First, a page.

Trends can have an important impact on the short-term price of a stock. A stock that is climbing in price can gather momentum as effectively “success breeds success” or “failure breeds failure” and sentiment drives the stock higher or lower.
Assessing and predicting trends is perhaps one of the hardest investing hazards a Portfolio Manager has to navigate.
Note that the above listing of technical factors contained in this blog is not intended to be a definitive list.
Good and bad news can impact on the individual company, market sectors, markets as a whole, countries and globally as we have seen with the fall-out caused by a combination of low oil prices and the impact of the coronavirus and the responses to that pandemic.
Pandemics, political situations, negotiations between trade partners (witness the fractured trading relationship between the USA and China, or the likely future structure of the trading relationship between the UK and the European Union post BREXIT), new product development, acquisitions and mergers and unforeseen events (such as the Coronavirus Pandemic) can and do have a significant impact on stock prices and do impact on our final factor – market sentiment.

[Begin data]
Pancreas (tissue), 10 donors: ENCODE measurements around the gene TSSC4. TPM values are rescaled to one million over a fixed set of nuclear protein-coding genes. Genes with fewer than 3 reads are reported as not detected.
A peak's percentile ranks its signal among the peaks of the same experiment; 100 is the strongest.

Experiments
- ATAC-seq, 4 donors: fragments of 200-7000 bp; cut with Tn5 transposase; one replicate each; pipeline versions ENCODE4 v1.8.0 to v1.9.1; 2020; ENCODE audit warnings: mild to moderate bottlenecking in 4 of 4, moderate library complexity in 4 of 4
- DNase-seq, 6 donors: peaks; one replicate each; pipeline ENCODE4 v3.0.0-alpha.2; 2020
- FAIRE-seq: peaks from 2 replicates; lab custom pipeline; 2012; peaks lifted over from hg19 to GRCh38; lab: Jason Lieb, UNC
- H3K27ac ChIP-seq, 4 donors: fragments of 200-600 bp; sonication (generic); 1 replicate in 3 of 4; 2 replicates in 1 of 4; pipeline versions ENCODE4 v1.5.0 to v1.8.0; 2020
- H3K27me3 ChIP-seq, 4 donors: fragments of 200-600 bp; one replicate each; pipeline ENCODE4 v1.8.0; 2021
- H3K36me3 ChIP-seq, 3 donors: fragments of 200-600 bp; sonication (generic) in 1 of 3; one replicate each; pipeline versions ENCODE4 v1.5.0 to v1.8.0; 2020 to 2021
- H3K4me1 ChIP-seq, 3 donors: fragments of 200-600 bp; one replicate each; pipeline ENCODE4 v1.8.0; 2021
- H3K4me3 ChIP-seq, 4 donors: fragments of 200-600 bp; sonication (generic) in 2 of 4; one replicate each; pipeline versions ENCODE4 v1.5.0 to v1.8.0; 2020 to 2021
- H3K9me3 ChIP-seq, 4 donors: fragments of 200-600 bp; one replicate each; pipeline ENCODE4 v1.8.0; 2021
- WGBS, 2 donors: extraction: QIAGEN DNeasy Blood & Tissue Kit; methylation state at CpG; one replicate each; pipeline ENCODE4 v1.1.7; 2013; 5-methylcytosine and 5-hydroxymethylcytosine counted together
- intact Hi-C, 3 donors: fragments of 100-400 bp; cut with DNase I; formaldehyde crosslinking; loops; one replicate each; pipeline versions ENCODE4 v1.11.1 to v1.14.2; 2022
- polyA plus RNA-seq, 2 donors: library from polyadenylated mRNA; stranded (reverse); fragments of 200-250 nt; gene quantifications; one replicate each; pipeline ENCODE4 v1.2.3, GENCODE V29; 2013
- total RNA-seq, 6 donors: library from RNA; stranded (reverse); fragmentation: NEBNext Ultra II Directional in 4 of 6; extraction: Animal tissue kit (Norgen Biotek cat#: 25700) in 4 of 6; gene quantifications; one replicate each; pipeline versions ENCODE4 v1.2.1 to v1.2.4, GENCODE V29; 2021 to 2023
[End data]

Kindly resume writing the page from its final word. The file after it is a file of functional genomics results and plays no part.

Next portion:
Market sentiment refers to the psychology of market participants both individually and collectively as a group (for the purposes of this blog entry assume ‘market participants’ includes, but is not restricted to, investors and potential investors).
Assessing market sentiment is notoriously difficult because market sentiment is subjective to individuals and by extension individuals acting together as groups. Indeed, some individuals by virtue of the size of their investments can have the same impact as a collective of smaller individual investors.
While Portfolio Managers may assess potential investments using sophisticated modelling tools and programmes and from the analysis performed may make a valid recommendation to purchase or dispose of a stock based upon technical factors as noted above, assessing and measuring ‘market sentiment” is notoriously difficult and can blow the Portfolio Managers recommendations clear out of the water.
Many Portfolio Managers have been left vexed when they have performed analysis, reached a supportable conclusion as to whether an investment should be purchased, retained or sold, to see the investment’s price held artificially high or low as a result of market sentiment.
Sometimes other investors see the same fundamentals as the Portfolio Manager, but this may take time and there is no guarantee that prices will adjust to reflect the Portfolio Managers technical assessment in a timely manner.
Next up: we will look at the impact of low oil prices and coronavirus on these markets and assess the likelihood of a quick recovery from what many have defined as the “perfect storm”.